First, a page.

A settlement has been reached in the legal case where 12-year-old Longford girl Faith Varden Carberry attempted to bring up both of her parents and the Motor Insurance Bureau of Ireland for damages in the High Court. Now, only the Insurance Bureau will be brought up for charges.
RTE reports on the developments in the case stemming from a 2007 accident where Faith’s mother crashed her car while heavily intoxicated, severely injuring Faith and killing Faith’s sister Ava and her friend Michaela Logan.
Faith sustained major injuries and was forced to wear a spinal cast for 10 weeks, as well as attend three months of psychological therapy. Faith’s mother Mary Carberry was sentenced to six years in prison with two suspended for her crimes.
On Wednesday, however, at the High Court, Senior Counsel Liam Reidy told Justice Iarfhlaith O'Neill the issue of liability between the MIBI and Faith's father Thomas Varden, the owner of the car, had been settled after several hours of settlement talks.
Justice O’Neill went on to say that the main case of assessing damages could be adjourned for three weeks. He added that he was glad to see the parties could reach a settlement in such a difficult case.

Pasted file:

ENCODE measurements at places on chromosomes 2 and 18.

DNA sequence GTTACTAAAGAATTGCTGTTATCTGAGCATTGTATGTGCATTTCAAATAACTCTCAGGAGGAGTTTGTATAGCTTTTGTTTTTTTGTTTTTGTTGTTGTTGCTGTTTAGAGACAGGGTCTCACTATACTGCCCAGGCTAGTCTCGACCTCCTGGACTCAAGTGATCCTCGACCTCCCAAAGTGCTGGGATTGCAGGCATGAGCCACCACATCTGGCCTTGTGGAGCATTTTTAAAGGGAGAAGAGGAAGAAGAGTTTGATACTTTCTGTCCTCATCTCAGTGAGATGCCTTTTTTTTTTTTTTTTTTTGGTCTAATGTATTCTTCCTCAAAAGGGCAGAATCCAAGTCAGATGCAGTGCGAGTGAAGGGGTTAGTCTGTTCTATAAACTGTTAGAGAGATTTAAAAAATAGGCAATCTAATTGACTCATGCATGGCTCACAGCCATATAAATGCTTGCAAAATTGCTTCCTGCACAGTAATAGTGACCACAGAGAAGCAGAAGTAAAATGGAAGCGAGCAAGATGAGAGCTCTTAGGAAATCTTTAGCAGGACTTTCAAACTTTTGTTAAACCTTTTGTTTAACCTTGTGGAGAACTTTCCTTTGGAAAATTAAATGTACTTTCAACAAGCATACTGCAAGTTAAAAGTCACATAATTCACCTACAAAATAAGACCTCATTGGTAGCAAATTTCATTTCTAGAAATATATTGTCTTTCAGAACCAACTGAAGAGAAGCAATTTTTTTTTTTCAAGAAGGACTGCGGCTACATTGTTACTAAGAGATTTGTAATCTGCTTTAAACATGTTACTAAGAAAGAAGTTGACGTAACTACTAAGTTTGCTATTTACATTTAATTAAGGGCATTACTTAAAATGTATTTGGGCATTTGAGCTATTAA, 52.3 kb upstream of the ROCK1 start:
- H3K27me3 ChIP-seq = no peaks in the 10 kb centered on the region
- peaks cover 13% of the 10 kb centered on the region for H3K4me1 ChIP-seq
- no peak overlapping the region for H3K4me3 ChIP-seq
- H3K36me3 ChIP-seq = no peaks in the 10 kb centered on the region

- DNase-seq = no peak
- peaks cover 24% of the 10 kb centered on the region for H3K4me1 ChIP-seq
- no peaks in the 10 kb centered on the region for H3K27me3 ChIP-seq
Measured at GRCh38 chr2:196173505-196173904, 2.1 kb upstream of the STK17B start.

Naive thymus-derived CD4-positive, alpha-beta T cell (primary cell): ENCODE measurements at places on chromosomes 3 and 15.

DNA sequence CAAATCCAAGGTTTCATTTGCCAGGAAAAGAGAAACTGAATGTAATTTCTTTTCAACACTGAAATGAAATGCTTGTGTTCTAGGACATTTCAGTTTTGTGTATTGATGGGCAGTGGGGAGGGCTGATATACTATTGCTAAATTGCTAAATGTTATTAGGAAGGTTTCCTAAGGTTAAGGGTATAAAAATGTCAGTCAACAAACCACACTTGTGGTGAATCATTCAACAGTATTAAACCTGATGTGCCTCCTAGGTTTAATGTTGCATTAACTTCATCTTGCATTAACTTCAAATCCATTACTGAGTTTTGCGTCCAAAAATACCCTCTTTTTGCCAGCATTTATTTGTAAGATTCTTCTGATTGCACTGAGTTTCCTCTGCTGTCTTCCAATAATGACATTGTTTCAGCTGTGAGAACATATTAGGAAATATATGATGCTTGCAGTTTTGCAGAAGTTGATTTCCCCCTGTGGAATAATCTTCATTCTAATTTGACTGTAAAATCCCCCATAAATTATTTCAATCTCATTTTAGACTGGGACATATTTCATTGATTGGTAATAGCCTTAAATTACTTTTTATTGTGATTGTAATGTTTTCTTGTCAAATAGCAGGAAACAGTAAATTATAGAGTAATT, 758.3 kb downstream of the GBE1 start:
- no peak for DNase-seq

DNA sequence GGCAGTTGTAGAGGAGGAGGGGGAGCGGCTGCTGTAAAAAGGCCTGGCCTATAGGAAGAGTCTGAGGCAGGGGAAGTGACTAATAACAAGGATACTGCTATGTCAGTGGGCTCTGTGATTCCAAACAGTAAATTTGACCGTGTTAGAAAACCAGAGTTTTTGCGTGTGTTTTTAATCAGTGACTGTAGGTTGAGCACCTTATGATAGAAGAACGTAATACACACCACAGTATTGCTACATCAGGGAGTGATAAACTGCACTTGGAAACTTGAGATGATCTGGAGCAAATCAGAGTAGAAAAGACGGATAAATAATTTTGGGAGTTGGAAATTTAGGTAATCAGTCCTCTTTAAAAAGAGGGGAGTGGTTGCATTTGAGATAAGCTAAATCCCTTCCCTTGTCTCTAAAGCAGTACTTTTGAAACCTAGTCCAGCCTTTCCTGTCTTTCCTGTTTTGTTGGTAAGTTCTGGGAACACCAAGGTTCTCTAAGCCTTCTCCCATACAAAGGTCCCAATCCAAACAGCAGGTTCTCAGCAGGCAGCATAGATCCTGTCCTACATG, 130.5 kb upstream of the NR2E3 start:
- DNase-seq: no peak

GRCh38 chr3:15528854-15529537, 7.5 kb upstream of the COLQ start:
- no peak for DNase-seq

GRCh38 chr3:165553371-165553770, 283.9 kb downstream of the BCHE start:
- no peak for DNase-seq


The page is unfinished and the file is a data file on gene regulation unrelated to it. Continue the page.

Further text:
Thomas Varden, Faith and Ava’s father, had little to no relationship with the girls’ mother Mary Carberry prior to and at the time of the accident. He did, however, keep in contact with the young girls and provide them accommodations.
Mary Carberry’s license had been suspended at the time of the accident from a separate incident. Since she couldn’t drive, the daughters were forced to walk a mile and a half each way to school everyday.
Carberry had her daughters call their father Thomas Varden, who agreed to buy a car, but insisted that Mary not drive it, knowing that she was suspended from driving. Mary allegedly agreed, and got the car Varden purchased from them insured, on the understanding that she could not drive it. Carberry signed Varden’s name to the check for the insurance.
Carberry, however, got “black-out” drunk one day in November 2007, and with her children and two other children in the car, ploughed into a muddy embankment on a disused road in Longford. Two of the passengers, one being Mary’s daughter, were killed, and her daughter Faith endured serious injury.
Varden told the court that he did not deny he was the owner of the car, but claimed the car was being driven by Mary without his authority.
Faith Varden Carberry had brought the matter to the High Court through her grandfather, Anthony Carberry.
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